Archive for February, 2014

The Eros of Attraction

I’ve been playing a song a lot on ITunes recently, a song called “Happy,” by Pharrell Williams. I’ve met someone new, and perhaps what I really should be listening to is Liza Minnelli singing, “Maybe This Time,” but even I have to admit that grown up romance feels far different than those long gone youthful dalliances. The rush, urgency, and yes, even desperation of young love no longer dictate my approach to love. Having a romantic relationship now isn’t the same as when I was in my 20’s.

I realize I need to be careful what narrative I tell myself about the possibility of romance blossoming. If I am jaded and cynical, I believe I’m far less likely to attract a worthwhile person into my life. I also don’t want a toss away, meaningless experience. I want to draw a great guy into my life.

Having said that, it occurred to me that eros still rules me, more than I’d like to admit. Luckily, this new guy is very handsome, but nevertheless there’s still something about the attention of a stranger that inevitably draws me in.

Patrick and I headed into the city to walk around the gay neighborhood, catch an art film, and go to dinner where we could be comfortable, rather than self conscious, about being ourselves. We stopped into a Starbucks, simply to use the bathroom, and suddenly, a stranger glanced up, staring into my eyes, and I could feel the electricity between us humming like a tea kettle. Something about the attention of a total stranger is a turn on. Flirting is a turn on.

In the Greek language, there are four recognized words for love: agape, philia, storge, and eros.

I crave agape most of all, I think, agape meaning a “spiritual love,” a deep abiding affection for someone, something that transcends the merely physical. Agape is selfless, and is truly unconditional love whereas philia refers more to mental love, and includes affectionate regard or friendship. The term philos includes loyalty to friends and family as well as loyalty to your community. Storge is more specific to one’s family, meaning affection like that felt by a parent for her child. And then, of course, there’s eros. Eros drives physical and sexual attraction for another person.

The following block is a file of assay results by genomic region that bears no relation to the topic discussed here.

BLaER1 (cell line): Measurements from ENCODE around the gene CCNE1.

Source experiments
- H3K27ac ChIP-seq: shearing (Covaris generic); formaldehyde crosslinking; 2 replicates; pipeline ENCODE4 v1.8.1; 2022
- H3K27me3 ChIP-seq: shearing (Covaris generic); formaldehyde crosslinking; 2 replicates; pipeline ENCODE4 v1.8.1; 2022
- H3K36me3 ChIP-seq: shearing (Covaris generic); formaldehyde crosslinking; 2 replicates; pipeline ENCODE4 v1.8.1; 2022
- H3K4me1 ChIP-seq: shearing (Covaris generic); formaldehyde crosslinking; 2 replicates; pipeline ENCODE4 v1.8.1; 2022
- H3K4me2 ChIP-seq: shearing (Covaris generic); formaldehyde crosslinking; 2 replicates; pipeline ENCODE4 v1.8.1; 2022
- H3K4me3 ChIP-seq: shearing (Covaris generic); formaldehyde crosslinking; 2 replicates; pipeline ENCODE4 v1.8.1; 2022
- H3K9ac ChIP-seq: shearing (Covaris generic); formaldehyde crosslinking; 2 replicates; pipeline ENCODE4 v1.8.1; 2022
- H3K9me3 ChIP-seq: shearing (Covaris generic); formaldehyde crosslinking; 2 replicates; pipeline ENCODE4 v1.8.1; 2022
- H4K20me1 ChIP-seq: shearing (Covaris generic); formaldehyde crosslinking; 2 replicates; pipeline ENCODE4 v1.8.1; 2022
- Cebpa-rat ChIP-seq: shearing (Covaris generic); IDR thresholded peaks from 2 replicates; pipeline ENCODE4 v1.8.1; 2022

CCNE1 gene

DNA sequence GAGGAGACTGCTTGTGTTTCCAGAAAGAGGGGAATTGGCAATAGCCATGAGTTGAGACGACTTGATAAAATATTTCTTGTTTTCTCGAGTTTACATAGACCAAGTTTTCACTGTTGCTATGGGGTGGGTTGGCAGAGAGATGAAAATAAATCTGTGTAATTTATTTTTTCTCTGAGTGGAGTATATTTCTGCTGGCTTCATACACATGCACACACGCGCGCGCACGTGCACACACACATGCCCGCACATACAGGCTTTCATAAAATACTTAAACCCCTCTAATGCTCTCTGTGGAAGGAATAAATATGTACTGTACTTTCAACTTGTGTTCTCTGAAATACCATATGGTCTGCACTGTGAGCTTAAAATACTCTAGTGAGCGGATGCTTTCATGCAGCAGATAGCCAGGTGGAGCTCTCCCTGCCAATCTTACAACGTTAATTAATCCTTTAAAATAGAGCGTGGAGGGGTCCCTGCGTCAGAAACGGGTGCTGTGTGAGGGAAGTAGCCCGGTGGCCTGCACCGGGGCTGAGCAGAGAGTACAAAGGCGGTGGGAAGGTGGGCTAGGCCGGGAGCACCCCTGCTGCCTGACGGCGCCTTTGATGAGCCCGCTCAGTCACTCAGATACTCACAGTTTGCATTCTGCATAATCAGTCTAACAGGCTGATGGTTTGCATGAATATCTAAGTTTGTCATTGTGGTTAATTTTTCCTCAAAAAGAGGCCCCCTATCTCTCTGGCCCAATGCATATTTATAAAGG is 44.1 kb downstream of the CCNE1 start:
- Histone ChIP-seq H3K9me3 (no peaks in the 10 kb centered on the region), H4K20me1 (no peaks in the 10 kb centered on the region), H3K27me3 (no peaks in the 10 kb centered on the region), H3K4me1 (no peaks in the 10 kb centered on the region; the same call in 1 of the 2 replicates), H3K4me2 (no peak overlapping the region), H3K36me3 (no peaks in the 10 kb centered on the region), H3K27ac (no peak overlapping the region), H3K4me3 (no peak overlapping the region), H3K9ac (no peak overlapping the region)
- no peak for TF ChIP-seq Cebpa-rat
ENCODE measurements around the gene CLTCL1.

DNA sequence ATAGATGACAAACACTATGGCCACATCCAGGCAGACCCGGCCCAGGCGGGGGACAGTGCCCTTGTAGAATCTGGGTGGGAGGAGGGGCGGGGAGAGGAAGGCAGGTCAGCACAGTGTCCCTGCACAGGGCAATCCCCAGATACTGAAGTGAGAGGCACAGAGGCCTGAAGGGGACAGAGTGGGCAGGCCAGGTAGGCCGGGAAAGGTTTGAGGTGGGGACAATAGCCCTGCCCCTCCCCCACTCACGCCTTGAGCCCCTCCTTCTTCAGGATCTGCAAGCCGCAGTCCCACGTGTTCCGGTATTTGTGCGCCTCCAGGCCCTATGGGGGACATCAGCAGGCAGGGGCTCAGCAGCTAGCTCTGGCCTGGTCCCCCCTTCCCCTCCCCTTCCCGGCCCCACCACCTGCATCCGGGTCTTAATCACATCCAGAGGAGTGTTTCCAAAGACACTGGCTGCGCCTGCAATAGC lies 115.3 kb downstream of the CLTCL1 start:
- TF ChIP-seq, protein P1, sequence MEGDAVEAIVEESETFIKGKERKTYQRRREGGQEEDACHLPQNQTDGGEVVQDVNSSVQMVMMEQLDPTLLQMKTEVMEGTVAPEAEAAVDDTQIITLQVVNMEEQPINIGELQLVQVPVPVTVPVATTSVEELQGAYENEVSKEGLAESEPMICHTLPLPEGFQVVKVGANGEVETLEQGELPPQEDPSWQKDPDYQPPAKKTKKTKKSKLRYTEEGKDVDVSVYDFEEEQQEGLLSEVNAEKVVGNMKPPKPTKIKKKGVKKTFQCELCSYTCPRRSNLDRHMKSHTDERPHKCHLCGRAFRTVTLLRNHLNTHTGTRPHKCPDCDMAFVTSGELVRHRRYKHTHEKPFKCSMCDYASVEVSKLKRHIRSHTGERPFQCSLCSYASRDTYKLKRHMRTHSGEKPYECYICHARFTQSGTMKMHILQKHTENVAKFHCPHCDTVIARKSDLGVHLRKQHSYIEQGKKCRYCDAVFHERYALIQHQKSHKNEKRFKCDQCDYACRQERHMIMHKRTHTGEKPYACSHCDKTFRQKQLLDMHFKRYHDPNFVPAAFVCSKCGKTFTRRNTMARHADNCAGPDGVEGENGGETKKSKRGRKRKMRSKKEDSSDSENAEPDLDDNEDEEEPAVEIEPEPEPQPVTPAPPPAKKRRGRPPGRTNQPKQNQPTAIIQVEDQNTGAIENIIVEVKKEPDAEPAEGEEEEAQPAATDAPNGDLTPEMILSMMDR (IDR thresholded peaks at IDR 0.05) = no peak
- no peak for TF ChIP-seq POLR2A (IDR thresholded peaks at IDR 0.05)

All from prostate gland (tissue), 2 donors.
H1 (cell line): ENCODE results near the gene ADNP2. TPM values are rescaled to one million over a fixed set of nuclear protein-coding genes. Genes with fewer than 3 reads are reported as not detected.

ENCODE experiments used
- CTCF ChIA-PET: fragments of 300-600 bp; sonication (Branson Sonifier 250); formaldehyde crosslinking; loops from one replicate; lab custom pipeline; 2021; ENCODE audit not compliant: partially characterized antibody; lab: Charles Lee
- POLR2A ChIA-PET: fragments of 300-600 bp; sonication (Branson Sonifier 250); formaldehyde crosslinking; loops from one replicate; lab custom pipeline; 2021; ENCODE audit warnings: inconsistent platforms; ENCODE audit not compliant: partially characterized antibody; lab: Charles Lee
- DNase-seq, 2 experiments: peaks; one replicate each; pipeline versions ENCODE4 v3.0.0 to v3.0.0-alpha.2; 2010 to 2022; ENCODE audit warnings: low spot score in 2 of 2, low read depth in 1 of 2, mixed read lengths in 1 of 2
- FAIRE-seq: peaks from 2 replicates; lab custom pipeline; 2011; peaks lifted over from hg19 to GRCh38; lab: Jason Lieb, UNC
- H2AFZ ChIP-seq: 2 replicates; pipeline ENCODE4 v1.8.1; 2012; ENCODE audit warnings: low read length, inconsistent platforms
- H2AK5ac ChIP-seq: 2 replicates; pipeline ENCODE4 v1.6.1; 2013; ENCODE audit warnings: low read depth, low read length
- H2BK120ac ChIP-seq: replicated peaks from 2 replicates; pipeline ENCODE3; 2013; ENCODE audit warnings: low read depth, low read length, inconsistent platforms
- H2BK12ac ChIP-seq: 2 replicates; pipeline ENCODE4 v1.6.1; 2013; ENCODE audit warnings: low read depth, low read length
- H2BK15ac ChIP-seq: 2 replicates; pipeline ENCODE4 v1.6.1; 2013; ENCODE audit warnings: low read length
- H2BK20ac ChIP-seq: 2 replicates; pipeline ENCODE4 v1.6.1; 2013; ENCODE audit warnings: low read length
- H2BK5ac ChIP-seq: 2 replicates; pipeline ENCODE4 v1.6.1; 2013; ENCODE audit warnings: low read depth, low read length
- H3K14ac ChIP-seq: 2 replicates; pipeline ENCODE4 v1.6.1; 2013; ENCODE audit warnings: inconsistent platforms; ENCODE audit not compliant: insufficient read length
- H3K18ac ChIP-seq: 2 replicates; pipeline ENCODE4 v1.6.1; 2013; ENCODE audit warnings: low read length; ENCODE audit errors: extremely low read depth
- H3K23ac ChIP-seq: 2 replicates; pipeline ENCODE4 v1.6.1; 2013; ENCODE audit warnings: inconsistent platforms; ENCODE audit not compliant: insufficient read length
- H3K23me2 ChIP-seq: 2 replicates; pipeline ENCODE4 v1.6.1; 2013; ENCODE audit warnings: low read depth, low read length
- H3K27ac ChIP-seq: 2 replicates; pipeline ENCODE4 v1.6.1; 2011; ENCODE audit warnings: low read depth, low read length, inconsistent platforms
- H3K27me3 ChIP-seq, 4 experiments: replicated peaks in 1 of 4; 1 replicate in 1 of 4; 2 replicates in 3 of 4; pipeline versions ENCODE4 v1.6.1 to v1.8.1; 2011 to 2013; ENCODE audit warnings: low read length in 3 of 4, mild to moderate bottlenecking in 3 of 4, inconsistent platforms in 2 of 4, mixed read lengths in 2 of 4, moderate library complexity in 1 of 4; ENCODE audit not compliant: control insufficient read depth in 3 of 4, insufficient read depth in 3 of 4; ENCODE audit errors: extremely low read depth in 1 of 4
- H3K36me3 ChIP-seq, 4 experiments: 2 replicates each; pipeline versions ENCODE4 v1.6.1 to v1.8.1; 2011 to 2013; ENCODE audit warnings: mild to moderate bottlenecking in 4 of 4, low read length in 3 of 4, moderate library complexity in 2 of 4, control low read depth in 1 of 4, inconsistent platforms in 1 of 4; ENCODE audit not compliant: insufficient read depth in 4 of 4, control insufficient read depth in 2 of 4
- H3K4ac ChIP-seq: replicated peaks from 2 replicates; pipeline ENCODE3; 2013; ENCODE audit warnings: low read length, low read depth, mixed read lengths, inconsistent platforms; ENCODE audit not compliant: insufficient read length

I get the sense that without eros, I would be “faking” my attraction for someone else, but I find myself wondering, What is it about that immediate physical attraction, looking up to capture the attention of someone I will never even meet, that appeals to me? The attention itself is addictive. Luckily, my higher sense of self rules my head, and I have more than one way of feeling and demonstrating attraction for a new person. I am seeking out someone who will make me into an even better person, a more complete expression of who I am and what I’m capable of, someone who encourages my creativity and, on a selfish level, someone who makes me feel attractive.


Motion In The Ocean

One of the givens in life: if you find yourself standing in line at Starbucks, a long line snaking around the store, and you watch people inching forward, almost imperceptibly, you will, I guarantee, become annoyed if the person in front of you stands staring at his cell phone, checking messages, failing to shuffle towards the cashier, even if the forward movement is practically undetectable. In the grand scheme of things, you’re not saving any time, but getting someone else to conspire with your version of how things should work becomes somehow essential. The same holds true when you stand in an elevator and obsessively push the “close door” button. In reality, it’s doubtful whether you’re speeding up the elevator or getting to your destination any faster, yet it seems so important at the time that you do something, anything, to get where you’re going a minute quicker. Important to do something rather than nothing.